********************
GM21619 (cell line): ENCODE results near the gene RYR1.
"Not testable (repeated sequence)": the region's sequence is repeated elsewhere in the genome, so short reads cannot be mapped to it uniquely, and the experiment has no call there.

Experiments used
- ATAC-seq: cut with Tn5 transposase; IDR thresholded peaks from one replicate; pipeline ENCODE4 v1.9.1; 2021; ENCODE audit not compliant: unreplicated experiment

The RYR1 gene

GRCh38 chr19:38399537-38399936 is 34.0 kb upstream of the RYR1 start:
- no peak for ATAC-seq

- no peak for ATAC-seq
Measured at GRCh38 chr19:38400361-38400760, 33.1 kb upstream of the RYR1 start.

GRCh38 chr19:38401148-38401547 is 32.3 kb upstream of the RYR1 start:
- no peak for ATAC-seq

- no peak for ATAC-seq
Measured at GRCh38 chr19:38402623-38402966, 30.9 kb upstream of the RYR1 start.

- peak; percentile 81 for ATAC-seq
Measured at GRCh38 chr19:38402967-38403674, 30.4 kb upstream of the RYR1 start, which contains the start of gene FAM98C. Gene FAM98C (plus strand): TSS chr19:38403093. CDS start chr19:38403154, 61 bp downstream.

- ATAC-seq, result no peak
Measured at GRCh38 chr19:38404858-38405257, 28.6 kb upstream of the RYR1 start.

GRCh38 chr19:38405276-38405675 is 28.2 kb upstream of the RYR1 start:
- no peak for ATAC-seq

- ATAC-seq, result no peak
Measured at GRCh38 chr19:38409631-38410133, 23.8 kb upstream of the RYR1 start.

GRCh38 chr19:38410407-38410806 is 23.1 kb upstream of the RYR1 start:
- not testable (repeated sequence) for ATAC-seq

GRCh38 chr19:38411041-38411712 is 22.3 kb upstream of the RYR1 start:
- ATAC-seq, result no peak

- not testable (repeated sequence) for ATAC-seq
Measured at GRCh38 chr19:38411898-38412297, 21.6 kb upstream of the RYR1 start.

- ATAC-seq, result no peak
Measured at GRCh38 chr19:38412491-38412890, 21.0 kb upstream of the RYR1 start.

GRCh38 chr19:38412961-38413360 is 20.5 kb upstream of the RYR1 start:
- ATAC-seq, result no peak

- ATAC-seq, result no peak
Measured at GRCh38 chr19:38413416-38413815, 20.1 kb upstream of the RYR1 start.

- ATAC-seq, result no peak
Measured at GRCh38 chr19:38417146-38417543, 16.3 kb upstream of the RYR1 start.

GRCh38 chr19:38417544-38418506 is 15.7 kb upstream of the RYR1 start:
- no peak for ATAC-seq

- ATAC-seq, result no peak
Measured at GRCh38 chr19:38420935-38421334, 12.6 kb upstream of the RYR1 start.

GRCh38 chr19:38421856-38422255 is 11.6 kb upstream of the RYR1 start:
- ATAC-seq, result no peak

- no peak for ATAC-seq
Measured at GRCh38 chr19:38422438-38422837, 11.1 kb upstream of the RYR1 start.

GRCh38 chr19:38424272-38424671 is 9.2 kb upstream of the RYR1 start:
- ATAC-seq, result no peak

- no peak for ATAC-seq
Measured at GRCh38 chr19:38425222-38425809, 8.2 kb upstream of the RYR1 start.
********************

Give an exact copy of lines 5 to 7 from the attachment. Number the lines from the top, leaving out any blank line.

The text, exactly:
The RYR1 gene

GRCh38 chr19:38399537-38399936 is 34.0 kb upstream of the RYR1 start:
- no peak for ATAC-seq